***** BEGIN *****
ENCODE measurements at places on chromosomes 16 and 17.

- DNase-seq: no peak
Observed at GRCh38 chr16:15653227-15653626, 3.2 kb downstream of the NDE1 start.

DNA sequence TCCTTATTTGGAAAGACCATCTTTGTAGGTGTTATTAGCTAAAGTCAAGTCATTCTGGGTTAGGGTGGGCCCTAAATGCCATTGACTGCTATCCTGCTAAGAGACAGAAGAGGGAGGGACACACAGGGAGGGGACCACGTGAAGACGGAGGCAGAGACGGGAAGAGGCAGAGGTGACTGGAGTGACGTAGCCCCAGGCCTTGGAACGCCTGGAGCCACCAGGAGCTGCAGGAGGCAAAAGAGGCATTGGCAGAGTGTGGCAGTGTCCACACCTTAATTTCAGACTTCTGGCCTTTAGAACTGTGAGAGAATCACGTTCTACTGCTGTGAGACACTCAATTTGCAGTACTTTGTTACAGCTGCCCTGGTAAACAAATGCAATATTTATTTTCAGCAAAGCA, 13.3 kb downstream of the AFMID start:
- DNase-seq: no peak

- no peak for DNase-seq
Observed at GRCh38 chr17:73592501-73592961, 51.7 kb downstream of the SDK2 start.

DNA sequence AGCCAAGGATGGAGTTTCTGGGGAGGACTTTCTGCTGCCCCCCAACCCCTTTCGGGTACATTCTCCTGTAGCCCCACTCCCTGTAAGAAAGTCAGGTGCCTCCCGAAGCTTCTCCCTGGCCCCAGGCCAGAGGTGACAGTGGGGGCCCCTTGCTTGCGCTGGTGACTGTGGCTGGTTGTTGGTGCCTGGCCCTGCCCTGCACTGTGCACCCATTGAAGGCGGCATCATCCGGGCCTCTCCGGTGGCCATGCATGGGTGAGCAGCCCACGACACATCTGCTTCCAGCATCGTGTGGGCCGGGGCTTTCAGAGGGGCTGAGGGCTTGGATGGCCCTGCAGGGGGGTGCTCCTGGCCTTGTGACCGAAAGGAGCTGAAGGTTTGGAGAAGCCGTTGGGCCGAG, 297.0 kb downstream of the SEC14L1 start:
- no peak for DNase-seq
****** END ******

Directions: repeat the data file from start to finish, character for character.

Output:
ENCODE measurements at places on chromosomes 16 and 17.

- DNase-seq: no peak
Observed at GRCh38 chr16:15653227-15653626, 3.2 kb downstream of the NDE1 start.

DNA sequence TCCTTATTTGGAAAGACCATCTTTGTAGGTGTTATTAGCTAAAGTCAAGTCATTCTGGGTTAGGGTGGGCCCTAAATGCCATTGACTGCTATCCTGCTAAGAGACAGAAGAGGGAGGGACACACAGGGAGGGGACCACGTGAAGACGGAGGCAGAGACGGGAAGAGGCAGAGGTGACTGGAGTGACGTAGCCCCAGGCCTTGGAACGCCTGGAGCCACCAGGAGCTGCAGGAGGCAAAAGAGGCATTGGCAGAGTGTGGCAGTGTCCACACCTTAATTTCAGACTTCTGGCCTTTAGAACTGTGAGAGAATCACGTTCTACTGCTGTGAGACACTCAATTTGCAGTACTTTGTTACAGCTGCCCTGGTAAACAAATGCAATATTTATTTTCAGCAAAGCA, 13.3 kb downstream of the AFMID start:
- DNase-seq: no peak

- no peak for DNase-seq
Observed at GRCh38 chr17:73592501-73592961, 51.7 kb downstream of the SDK2 start.

DNA sequence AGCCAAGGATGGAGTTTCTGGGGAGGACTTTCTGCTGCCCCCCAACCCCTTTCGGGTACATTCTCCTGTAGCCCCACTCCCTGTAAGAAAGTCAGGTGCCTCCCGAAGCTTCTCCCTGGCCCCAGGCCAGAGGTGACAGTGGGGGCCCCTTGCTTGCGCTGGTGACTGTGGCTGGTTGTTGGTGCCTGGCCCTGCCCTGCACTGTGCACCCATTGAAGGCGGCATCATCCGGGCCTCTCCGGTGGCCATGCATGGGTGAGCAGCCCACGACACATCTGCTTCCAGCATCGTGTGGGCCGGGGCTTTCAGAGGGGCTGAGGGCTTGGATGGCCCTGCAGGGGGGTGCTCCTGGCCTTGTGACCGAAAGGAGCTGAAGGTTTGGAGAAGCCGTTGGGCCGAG, 297.0 kb downstream of the SEC14L1 start:
- no peak for DNase-seq